Gamification & Digital Badges
Here are some stats on gamification in workplace learning:
- 72% of employees claim gamification inspires them to work harder.
- 95% of employees enjoy using gaming-inspired elements in their work.
- Gamification participants score 14% higher skill-based assessments.
The Gartner Gamification 2020 Report which was released in 2012 made several interesting predictions. Two important predictions in the report were the use of gamification for personal development and improving employee engagement and performance. In the last few years with the growth of social networks in tandem, leading organizations have used gamification to enhance employee learning. Some examples:
- Salesforce uses a gamified learning platform called Trailhead. This allows Salesforce administrators and developers can learn Salesforce while earning points, achieving badges, and having fun.
- IBM has pioneered the use of gamification in its employee training and business development and customer meets.
- Infosys has come up with a gamification platform that they can deploy for their employees, customers, and partners to train them. The Infosys Enterprise Gamification Platform (iEGP) aids in the rapid implementation of gamification for any enterprise scenario.
Digital badges are a great way to improve learner engagement and reward learners for completing programs. Microsoft has been one of the early adopters of the concept of digital badges and has actively created an internal learning program for its employees across different departments. This article by Peter Janzow cites how Microsoft’s sales force is getting trained and being rewarded with digital badges and the positive impact that it is having in the organization. Read our blog post for a detailed overview of how digital badges are driving a positive transformation in workplace learning.
Scenario-Based Learning (SBL) is defined as a medium of teaching a skill using virtual, interactive, problem-based contexts. By creating a scenario-based learning program that simulates real-world learning scenarios, the learner is offered a chance to apply their learning. An eLearning program that uses scenarios witnesses a higher degree of learner engagement and sees more course completions than a regular eLearning program. We have created an eBook that details the benefits of scenario-based learning and how L&D teams can use it to create compelling workplace learning solutions.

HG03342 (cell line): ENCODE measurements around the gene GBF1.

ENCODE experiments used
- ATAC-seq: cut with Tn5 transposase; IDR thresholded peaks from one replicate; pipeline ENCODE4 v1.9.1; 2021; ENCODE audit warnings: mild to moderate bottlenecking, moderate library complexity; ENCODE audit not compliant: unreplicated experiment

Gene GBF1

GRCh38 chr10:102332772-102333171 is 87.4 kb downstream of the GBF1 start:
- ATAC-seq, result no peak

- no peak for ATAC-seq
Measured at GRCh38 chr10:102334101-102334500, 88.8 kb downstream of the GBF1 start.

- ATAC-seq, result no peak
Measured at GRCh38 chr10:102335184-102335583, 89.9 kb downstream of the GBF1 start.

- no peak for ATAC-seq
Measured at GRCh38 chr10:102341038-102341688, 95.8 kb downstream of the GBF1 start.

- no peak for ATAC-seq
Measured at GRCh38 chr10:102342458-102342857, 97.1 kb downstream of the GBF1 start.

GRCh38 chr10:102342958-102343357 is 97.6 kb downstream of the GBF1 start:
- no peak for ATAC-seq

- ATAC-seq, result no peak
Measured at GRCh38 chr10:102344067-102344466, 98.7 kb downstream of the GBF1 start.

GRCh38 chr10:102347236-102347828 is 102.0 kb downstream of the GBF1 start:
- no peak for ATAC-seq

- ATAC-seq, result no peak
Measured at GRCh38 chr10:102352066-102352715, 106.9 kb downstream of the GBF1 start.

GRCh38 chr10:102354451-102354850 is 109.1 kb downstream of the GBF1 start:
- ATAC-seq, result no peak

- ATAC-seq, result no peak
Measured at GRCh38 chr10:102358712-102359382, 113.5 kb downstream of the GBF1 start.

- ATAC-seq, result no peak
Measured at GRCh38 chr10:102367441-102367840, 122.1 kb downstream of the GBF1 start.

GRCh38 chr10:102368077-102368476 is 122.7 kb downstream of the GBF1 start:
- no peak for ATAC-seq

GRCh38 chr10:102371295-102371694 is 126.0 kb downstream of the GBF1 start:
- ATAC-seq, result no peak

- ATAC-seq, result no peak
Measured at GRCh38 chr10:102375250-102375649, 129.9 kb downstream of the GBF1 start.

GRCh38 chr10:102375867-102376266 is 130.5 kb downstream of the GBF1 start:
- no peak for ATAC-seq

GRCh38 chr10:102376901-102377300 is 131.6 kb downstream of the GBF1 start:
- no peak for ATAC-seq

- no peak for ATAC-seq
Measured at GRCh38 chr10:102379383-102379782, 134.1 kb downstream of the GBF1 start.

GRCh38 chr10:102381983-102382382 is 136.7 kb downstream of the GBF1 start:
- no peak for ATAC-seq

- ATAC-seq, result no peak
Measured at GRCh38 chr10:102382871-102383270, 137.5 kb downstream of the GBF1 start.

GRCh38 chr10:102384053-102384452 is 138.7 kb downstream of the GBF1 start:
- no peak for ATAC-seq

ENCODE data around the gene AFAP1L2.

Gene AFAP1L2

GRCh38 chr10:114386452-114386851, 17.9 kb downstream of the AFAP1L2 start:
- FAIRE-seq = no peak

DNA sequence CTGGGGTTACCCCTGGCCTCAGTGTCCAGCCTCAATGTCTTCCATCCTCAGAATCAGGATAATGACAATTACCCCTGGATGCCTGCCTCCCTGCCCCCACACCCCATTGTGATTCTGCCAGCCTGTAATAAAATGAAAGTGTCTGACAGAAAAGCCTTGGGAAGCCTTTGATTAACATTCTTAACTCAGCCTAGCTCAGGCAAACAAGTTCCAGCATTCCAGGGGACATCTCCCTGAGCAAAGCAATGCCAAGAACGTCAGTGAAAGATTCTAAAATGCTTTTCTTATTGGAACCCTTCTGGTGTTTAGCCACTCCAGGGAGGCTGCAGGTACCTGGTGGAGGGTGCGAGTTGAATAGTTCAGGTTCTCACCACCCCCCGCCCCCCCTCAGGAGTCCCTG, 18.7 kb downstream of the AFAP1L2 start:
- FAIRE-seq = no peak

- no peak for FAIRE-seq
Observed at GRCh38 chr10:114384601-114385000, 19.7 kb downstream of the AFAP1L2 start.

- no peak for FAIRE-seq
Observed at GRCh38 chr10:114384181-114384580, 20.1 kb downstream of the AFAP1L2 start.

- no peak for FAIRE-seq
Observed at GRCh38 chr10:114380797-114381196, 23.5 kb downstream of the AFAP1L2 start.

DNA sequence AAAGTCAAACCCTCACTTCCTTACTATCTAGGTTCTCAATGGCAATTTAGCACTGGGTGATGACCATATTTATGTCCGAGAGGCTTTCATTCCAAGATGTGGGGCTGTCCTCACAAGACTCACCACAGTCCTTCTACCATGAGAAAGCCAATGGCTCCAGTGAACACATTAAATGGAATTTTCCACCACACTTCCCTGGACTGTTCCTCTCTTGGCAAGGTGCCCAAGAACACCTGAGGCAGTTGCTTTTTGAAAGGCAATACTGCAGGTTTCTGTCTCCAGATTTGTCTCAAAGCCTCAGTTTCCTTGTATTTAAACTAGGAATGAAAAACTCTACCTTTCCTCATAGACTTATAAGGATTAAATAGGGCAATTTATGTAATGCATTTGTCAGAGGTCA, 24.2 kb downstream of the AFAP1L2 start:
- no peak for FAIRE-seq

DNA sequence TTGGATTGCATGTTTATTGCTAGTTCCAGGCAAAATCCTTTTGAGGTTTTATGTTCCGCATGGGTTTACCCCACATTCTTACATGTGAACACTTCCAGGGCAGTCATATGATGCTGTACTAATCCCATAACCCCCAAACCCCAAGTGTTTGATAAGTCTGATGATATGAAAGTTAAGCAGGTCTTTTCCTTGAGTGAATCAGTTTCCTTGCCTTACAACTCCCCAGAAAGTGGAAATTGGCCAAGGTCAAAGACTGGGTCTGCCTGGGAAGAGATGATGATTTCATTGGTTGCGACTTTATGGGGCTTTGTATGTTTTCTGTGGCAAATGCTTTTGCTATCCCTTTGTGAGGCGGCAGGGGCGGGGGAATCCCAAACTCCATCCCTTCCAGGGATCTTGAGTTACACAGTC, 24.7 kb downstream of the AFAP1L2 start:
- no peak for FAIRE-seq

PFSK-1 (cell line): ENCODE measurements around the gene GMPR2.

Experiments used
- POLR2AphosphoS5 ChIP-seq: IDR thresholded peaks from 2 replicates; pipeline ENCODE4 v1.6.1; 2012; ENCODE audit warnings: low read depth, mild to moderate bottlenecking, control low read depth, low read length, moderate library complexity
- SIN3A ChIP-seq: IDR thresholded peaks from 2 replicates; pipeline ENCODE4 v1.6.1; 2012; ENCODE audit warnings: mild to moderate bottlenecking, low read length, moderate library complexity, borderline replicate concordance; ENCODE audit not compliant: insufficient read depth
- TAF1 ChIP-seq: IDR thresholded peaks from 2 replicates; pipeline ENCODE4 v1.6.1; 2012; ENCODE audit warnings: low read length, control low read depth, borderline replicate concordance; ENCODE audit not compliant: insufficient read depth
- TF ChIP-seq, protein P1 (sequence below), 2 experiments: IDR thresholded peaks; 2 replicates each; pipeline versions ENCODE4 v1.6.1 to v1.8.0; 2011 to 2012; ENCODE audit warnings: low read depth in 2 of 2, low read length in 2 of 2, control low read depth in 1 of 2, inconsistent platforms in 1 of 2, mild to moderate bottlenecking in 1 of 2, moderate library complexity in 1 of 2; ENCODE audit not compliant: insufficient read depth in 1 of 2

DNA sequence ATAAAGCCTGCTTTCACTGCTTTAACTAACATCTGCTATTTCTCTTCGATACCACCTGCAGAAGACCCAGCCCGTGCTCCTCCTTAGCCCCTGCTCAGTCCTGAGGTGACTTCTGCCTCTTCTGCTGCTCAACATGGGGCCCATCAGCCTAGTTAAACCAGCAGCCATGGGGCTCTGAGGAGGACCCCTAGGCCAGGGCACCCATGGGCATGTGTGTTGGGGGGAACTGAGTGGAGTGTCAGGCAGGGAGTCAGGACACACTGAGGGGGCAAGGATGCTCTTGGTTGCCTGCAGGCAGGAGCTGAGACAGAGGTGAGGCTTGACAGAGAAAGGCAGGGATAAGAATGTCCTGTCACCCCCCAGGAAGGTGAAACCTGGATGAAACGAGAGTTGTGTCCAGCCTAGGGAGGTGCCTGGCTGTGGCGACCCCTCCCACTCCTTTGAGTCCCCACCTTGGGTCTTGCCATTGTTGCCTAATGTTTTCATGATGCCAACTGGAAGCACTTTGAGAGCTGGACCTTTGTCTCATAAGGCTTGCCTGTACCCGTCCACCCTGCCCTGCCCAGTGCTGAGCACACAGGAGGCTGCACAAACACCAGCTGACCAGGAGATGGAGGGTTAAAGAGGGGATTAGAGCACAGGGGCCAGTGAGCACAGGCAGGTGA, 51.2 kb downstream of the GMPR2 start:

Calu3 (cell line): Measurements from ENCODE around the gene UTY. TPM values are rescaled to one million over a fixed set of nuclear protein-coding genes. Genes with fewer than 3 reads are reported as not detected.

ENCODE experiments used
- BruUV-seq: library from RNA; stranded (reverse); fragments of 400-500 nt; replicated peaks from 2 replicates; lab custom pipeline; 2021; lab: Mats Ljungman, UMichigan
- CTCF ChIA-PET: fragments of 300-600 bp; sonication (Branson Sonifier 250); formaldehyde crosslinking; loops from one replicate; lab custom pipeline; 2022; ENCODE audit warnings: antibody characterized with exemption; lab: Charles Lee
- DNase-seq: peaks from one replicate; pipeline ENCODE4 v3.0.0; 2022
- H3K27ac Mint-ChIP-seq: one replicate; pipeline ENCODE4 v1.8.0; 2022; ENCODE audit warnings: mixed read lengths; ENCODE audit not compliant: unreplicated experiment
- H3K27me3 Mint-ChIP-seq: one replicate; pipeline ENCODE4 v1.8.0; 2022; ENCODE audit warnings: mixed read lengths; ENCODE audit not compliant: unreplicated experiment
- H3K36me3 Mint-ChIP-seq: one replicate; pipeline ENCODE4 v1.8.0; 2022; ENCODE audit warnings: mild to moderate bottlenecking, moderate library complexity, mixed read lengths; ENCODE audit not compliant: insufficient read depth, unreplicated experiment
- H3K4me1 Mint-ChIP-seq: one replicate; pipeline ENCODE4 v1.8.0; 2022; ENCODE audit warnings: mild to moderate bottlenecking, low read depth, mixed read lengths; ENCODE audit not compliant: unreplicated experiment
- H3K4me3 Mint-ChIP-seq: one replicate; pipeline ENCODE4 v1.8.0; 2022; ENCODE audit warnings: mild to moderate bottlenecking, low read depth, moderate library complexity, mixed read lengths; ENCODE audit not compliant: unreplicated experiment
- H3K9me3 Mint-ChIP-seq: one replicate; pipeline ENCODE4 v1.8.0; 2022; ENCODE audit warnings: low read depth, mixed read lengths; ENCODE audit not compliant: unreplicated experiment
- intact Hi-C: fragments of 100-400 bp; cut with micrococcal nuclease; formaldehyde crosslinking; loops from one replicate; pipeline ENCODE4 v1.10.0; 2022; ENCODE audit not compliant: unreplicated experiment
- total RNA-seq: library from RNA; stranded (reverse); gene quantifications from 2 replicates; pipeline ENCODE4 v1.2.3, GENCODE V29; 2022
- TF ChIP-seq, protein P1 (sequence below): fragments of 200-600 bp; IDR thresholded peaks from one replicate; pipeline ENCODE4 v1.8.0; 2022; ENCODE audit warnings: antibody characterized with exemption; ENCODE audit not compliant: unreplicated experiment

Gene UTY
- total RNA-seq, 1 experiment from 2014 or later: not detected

We all love stories, right? Stories that take us to new worlds and introduce us to fascinating characters and allow us to depart from the monotony of daily tasks. Storytelling can be used to great effect in workplace learning solutions. It can be new hire training or employee onboarding programs, product training programs, or soft skills and language training. A good story with a reliable narrator can elevate the learning experience to a great deal. The story should gel into the learning program and meet the learning objectives defined by the program. When the narrative builds suspense, includes interactivity, and keeps the learner engaged it truly serves its purpose. This article from the Training Industry website offers more insights on the use of storytelling in eLearning.
Microlearning and Videos
Microlearning, bite-sized learning, snackable learning, learning nuggets; these are all different terms used to denote small learning capsules that can be deployed with ease. There’s more than enough content floating around the internet about the attention deficit among learners, millennials having an attention span that’s less than that of a goldfish and other intriguing stats. The crux of the matter is that holding a learner’s attention span remains one of the key challenges for L&D teams. Do have a look at this infographic that we created on the benefits of bite-sized learning.
Here’s why you should invest in video-based learning:
- Videos are an interesting way to boost learner engagement.
- Videos allow learners to visualize concepts with ease.
- Videos aid in storytelling and building a strong narrative.
- Videos can be designed as per budget with humans or animated characters.
- Videos have a great recall value and ensure that the learner remembers at least a bit of the core topic.
- Videos can be used for product training and just-in-time learning.
The battle to create interesting and engaging eLearning is one that learning experience designers wage every day. Be it content from the instructional designers, an ideal template and user experience from the developer, or visuals and animation from the graphic designer; every element plays an important role. As organizations toy with different tools like mobile learning apps and LXPs to deliver an enhanced and immersive learning experience; it becomes important to create learning content that has a high recall value. Do get in touch with us at firstname.lastname@example.org to collaborate on eLearning that holds learner interest and delivers value to your organization.